Happy Labor Day, with grateful thanks to those who work to keep everything going, especially in these unpredictable times.
Shepherds Pie - 6 to 8 servings
3-1/2 pounds of potatoes
2 teaspoon salt, divided, plus 1/2 teaspoon
7 ounces carrots, diced
7 ounces frozen peas
1 large onion, chopped
1 teaspoon fresh rosemary, chopped
1 teaspoon fresh thyme, chopped
1 tablespoon tomato paste
4 tablespoons flour
2 cups beef broth
1 tablespoon butter
1/4 cup cheddar cheese, grated
1/2 cup milk
1 egg yolk
1/2 teaspoon pepper
3 tablespoons of olive oil
3 cloves garlic, chopped fine
2 pounds lamb
Wash and prepare the vegetables.
Cut your peeled potatoes into four pieces. Put into a large pot, add 1 teaspoon of salt and cover with water. Put the lid on top of your pot and bring to a boil, lower heat and cook until tender, about 15-20 minutes depending on the consistency you like for mashed potatoes.
When potatoes are cooked, drain carefully in a colander and put back into your pot. Or you can use a large mixing bowl if you prefer. Add 1/4 cup Cheddar cheese, 1/2 cup milk, 1 egg yolk and mix until you have the mash to your liking.
Put 3 tablespoons of olive oil into a large frying pan and heat to medium-hot. Carefully add chopped onion and sauté for 2-3 minutes, then add the garlic and cook for another minute. We don't want the garlic to burn so turn down the heat a little if necessary.
Add the diced carrots and cook until tender, stirring occasionally.
Add lamb and cook until meat is browned through, stirring to break up the meat.
Next add 1 teaspoon salt, 1/2 teaspoon pepper, 1 teaspoon chopped thyme, 1 teaspoon chopped rosemary and the 1 tablespoon tomato paste. Mix until combined.
Add 4 tablespoons flour. Stir until combined and cook for two minutes, to get rid of that 'flour' taste.
Add 2 cups beef broth and also the frozen peas. Stir until the gravy becomes thickened.
Transfer to a baking dish, spread out evenly, and use back of spoon to flatten a little.
On top of this add the mashed potatoes And as above, spread out and flatten so that when you cut the pieces into single portions there will be the same amount of beef mixture and potato on each plate. Score all over the potatoes with a fork. This will make the top brown and have a nice crust.
Bake for 20 to 25 minutes in a 400 degree (200 deg. C) oven.
Not forgetting your oven gloves, take out of the oven and place on a cooling rack for about 15 minutes, or as long as it takes so that you don't burn your mouth when eating it! Yes I know, I sound like a Mom.
We changed a few things. We didn't add the amount of oil called for, maybe a tablespoon. To the cooked potatoes we didn't add the cheese or the egg yolk, just salt and pepper, butter and a big spoon of sour cream. Add whatever you do when making your own mashed potatoes.
I suggested that we add a couple of tablespoons of Daddies Sauce to the meat mixture when cooking next time, or Worcestershire Sauce. I felt it needed a little extra something. The ones my mother made all had a seasoned gravy mix, but one of the reasons I chose this recipe was that I wanted to make it from scratch
If you are not used to the salt in foods, you can leave that out. I always try to cut back on ours and don’t usually add the amount called for in a recipe.
Also perhaps a little more thyme and rosemary. I had fresh rosemary on hand but not fresh thyme, so I used dried.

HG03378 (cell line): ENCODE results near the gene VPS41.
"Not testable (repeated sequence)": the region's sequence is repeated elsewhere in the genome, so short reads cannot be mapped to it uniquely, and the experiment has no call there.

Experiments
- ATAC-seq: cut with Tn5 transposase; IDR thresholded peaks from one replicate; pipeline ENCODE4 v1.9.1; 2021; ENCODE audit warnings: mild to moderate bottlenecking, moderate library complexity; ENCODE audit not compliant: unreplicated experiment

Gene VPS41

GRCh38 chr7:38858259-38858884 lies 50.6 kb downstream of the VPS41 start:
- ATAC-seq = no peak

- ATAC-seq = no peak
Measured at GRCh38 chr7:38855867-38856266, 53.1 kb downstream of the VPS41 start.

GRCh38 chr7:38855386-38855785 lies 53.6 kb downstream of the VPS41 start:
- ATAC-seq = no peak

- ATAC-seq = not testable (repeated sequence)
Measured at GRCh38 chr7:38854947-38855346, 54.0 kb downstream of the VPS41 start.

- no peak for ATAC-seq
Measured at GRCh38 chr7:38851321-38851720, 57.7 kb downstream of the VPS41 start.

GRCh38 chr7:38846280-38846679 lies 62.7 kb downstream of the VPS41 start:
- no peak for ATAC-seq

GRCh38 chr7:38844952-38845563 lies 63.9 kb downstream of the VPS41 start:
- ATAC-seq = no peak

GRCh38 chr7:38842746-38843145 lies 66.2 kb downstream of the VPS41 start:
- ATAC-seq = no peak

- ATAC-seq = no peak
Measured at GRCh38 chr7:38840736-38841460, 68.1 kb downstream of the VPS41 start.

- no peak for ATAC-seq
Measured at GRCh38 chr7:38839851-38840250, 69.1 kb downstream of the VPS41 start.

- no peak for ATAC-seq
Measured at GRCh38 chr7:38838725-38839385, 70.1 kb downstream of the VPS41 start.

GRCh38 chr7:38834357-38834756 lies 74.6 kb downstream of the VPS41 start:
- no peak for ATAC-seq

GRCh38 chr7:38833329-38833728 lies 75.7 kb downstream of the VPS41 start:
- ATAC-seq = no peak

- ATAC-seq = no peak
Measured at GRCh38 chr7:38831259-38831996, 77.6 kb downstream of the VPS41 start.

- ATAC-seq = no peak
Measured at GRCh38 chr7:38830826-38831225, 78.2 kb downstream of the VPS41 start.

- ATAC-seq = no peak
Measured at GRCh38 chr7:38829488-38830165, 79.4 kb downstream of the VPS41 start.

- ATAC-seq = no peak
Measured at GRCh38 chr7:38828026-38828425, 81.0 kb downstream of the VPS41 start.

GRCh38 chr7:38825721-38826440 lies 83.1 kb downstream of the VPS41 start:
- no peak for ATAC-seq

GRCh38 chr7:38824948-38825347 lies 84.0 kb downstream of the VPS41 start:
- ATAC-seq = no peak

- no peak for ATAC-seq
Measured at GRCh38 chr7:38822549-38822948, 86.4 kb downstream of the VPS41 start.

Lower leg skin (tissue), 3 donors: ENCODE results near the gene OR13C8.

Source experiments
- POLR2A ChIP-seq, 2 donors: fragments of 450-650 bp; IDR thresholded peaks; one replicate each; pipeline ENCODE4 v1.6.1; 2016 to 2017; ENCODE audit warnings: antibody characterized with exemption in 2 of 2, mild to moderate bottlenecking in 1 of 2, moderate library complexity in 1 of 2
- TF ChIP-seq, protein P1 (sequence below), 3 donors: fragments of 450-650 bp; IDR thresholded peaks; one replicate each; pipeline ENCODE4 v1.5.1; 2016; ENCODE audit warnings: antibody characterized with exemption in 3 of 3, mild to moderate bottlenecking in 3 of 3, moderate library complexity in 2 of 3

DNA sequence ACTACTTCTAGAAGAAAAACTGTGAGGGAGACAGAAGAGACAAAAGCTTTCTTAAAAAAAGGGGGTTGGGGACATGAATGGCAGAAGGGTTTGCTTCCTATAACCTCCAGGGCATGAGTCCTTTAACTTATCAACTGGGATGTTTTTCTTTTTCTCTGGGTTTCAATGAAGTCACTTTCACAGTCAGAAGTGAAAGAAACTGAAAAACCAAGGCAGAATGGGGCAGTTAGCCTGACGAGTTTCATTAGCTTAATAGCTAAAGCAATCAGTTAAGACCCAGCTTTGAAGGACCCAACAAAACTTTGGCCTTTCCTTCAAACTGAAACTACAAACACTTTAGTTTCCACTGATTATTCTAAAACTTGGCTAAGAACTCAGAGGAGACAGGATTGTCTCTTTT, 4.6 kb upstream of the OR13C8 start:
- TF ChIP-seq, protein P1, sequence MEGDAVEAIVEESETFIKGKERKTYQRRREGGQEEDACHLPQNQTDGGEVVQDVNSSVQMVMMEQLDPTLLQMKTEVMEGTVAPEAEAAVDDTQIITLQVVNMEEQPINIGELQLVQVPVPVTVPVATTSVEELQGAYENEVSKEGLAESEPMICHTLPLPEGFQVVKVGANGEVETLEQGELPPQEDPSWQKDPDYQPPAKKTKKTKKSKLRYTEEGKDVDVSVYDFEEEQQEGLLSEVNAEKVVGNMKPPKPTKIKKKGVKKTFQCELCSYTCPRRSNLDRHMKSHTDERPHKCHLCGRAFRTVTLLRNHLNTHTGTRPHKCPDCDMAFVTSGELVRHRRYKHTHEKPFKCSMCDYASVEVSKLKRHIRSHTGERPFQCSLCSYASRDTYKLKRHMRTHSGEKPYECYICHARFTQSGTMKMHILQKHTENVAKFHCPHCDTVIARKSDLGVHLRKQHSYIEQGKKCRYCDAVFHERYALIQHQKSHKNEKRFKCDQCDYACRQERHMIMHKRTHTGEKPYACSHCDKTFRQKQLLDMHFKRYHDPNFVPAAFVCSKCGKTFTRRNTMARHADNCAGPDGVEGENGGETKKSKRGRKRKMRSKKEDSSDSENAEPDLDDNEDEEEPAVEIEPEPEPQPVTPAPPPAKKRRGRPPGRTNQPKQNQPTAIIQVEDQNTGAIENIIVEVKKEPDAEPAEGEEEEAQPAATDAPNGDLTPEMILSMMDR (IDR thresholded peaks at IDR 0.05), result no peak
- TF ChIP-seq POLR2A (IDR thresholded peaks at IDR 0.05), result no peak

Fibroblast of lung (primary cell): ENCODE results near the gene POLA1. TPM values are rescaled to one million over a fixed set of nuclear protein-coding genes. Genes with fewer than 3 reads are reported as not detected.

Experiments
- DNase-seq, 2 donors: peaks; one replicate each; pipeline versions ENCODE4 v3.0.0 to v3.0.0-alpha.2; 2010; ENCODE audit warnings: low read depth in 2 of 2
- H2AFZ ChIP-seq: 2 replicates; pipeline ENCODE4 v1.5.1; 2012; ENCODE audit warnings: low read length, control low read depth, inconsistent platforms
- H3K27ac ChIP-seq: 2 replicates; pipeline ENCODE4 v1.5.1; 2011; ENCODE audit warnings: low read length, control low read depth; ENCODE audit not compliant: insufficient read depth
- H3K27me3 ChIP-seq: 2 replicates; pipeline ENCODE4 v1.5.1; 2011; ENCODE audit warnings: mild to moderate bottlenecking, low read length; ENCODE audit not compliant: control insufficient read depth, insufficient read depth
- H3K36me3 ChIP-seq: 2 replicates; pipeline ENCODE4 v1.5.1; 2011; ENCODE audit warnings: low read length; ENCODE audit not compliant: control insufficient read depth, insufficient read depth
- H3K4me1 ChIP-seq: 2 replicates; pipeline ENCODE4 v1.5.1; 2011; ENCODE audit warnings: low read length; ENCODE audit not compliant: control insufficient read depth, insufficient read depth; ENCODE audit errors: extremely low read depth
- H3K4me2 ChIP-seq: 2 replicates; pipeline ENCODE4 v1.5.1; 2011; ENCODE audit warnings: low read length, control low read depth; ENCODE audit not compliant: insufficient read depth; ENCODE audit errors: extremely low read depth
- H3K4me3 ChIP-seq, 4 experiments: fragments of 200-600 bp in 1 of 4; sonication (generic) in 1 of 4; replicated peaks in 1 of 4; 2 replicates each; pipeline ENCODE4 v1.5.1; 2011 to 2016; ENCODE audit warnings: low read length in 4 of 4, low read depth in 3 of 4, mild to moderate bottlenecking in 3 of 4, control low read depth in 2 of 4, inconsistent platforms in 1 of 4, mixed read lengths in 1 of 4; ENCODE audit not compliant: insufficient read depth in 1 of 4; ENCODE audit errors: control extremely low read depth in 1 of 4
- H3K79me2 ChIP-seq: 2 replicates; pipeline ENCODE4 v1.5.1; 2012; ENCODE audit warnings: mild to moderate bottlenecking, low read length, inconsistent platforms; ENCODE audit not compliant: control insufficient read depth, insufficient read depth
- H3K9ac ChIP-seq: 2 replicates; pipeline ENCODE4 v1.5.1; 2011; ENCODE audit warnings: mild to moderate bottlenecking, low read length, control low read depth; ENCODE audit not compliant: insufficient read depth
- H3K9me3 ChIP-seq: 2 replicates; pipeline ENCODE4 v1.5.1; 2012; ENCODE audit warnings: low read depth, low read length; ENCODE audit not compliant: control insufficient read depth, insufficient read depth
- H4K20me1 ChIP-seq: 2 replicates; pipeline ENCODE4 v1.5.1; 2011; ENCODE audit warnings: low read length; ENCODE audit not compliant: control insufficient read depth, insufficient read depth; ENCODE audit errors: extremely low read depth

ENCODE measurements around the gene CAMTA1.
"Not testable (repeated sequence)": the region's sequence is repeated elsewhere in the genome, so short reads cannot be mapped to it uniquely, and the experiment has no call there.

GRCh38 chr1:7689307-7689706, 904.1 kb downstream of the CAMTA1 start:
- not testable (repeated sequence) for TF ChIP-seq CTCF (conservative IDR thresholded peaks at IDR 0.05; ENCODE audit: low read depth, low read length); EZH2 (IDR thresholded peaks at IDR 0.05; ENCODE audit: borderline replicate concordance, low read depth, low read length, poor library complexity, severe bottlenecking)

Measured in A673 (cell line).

We both gave this dish a ten out of ten.
According to its history, we turned our Shepherd's Pie into a Cottage Pie, because I used ground beef instead of lamb. Mother always used beef in hers, and always called it Shepherd's Pie.
Cottage Pie originally came from England, dating back to 1791. Shepherd's Pie appeared in Ireland and dated back to 1870.
According to what I read online, sliced potatoes were traditionally layered on top of a Cottage Pie because people of limited means lived in small cottages, and the potatoes were done to resemble a cottage roof's shingles.
A Shepherd's Pie topping was always mashed potatoes. I am not sure why it is called 'pie'. Lamb was used and shepherds looked after the lambs, that's where the name Shepherd's Pie came from.
As for choice of vegetables, I have always used onions, carrots and peas, but some say no peas and some say no carrots. Some say both and I am in that category, plus the onion which again goes back to how my mother made it.
My Sweet Other Half wanted to use additional vegetables, plus hot sauce and I balked at the idea. I can be adventurous in cooking but not when it comes to my mother's recipe. "You can add anything you like once it's on your plate" said I with a smile. His suggestions were a bridge too far, as I didn't want to mess with mother’s shepherd's pie, and the thought of putting hot sauce might sound good to many, but not to me. I quickly add I enjoy hot sauce in other recipes. His mom also made Shepherd's Pie and he remembers that from childhood. It was very similar to the one made by my mum, and my mother-in-law and my mother put together excellent meals.
If you have made this, how do you do yours? I suppose we make them to our own tastes and that's what is important.
Vegans and Vegetarians have been known to call a meat-free Shepherd's Pie as 'shepherdless' pie. For those, using Quorn, mushrooms, lentils or a selection of other vegetables could be used.
There is also a Cumberland Pie topped with mashed potatoes, with the addition of breadcrumbs and cheese.
Wikipedia has a great write up here.
However you make your 'pie', I wish you Bon Appetit!
Finally, thank you for looking at my recipe. Have a safe, happy and healthy September, and a great week ahead.